For more information about family programming at Solstice East, click here>>>
Treatments for Teenage Self-Harm
Teenagers who self-harm often have larger psychological issues to work on prior to receiving therapy. Solstice East focuses on building trust and relationships, and allowing patients to open up to our staff and other young adults in the program. Because self-harm in teenagers is directly tied to psychological distress, we must first assess what mental or emotional issues the teenager is dealing with.
At Solstice East, we believe that “in order to overcome the wounds of the past and truly heal,” therapies based on relationships are highly important. Once trust is established, the patient will be open to receiving guidance within the program and when she re-enters the world.
Principle driven therapy focuses on the internal values we all have inside. Setting up a strong internal value system will help guide teenagers in the real world. And finally, experiential therapy allows patients to experience real-life situations in a calm and hands-off approach. Solstice East equips teenagers who self-harm with the proper tools to cope with stressful situations.
Symptoms of Teenage Self-Harm
Spotting teenage self-harm is not always easy, however, there are symptoms of self-injury:
Negative thought process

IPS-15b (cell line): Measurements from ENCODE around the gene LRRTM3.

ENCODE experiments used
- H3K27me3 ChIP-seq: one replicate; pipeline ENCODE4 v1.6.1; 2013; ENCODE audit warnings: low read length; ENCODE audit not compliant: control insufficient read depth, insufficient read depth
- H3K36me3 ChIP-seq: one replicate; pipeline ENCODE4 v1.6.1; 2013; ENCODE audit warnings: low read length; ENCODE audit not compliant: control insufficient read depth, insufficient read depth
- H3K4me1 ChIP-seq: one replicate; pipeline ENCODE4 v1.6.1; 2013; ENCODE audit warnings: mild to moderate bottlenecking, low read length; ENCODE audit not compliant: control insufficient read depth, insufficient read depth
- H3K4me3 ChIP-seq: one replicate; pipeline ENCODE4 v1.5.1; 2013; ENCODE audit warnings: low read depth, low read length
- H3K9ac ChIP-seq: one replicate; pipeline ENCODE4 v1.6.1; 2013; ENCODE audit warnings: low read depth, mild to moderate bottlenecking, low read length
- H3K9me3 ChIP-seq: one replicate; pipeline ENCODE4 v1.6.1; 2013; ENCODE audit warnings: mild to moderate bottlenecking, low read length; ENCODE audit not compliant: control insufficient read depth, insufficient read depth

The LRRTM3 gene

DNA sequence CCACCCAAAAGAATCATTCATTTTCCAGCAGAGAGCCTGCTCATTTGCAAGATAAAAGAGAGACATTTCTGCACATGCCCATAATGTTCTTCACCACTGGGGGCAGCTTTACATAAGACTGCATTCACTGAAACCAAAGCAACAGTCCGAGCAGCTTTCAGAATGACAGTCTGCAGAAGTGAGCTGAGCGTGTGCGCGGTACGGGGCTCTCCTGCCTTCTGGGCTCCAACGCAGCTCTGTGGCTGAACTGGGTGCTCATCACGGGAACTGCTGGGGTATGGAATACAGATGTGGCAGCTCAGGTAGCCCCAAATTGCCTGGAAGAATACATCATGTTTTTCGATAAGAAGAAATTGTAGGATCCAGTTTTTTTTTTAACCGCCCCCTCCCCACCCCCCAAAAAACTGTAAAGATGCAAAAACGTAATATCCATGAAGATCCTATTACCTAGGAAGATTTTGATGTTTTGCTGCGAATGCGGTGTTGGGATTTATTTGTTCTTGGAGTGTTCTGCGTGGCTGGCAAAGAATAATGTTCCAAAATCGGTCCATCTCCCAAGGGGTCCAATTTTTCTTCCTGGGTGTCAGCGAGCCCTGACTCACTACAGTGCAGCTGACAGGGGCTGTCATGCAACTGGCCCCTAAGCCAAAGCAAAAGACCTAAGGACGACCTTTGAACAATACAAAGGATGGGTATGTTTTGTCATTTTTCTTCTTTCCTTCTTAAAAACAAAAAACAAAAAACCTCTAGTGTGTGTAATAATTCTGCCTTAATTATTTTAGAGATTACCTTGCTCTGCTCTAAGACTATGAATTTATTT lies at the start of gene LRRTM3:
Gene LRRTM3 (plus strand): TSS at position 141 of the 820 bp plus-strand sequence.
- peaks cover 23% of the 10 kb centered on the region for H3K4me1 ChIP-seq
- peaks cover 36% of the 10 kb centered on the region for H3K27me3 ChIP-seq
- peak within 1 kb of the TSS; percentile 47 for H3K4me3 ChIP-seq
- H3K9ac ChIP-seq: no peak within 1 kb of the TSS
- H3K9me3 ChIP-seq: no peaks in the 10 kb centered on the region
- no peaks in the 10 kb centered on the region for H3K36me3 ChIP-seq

Cannot cope with the world around them
Feelings of guilt and shame
Wearing long sleeves or pants during warm months
Difficulty managing emotions
Poor social functioning
Wanting to be alone
Depression and anxiety
Experiencing high levels of stress
Why Should Parents Choose Residential Programming For Self Harm in Teens?
Sending a child away to a residential program can have powerful benefits for the child and the family. Sending your child away from home to receive treatment:
Ensures the immediate safety of the child and family at home.
Removes the immediacy of communication- “knee jerk” responses to anger or frustration are eliminated while the child can learn new, healthy ways to deal with their emotions.
Removes child’s current stressors, peer group, and temptations.
Serves as a total reset for the family. Communication can resume slowly.
Ensures the child is focused on the therapy and peer group of the facility, not in attempts to get their friends to “rescue” them from local treatment.
Improves accuracy of assessment-outpatient treatment relies on the child accurately recounting events, feelings, and behaviors sometimes days after, whereas at inpatient program assessment is in real-time.
Ensures the confidentiality of the child. At a local facility, the child will likely encounter peers or even form relationships with individuals that could potentially continue after treatment.
Resources for State Families Seeking Help
NAMI The National Alliance on Mental Illness describes itself as a “grassroots” approach to improving mental health awareness. An organization that started small, the National Alliance on Mental Illness has now grown to become one of the best-recognized mental health organizations in the nation with branches all across the United States. Your Little Professor Although Your Little Professor is specifically aimed toward helping children with autism, there are many links and tips for parents regarding improving communication with their child. Knowing how to listen and observe a child can help parents identify moments when a child may need help. Detailed statistics are also available for view.